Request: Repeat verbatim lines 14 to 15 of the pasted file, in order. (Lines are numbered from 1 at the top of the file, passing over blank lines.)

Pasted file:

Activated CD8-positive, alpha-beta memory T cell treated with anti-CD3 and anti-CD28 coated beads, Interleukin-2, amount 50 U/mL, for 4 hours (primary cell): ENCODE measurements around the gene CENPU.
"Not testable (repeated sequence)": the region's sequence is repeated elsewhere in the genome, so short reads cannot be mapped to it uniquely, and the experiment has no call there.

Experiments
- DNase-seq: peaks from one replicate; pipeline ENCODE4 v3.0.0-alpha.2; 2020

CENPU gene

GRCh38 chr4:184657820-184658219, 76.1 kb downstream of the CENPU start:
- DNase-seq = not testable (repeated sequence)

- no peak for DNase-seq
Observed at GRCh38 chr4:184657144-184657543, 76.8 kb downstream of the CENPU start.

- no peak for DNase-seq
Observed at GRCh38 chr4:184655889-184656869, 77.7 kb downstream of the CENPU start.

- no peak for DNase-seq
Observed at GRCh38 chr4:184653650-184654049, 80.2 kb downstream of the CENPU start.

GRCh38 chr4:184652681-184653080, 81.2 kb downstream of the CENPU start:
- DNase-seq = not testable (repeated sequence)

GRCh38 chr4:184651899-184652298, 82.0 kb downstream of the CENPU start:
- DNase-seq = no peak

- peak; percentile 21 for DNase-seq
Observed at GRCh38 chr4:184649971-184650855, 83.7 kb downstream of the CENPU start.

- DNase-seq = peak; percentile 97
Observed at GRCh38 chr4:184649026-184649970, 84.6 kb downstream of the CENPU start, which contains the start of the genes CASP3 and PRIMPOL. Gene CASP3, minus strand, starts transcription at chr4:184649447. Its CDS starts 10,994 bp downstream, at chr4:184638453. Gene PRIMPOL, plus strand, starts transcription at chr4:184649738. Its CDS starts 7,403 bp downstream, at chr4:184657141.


GRCh38 chr4:184652681-184653080, 81.2 kb downstream of the CENPU start:
- DNase-seq = not testable (repeated sequence)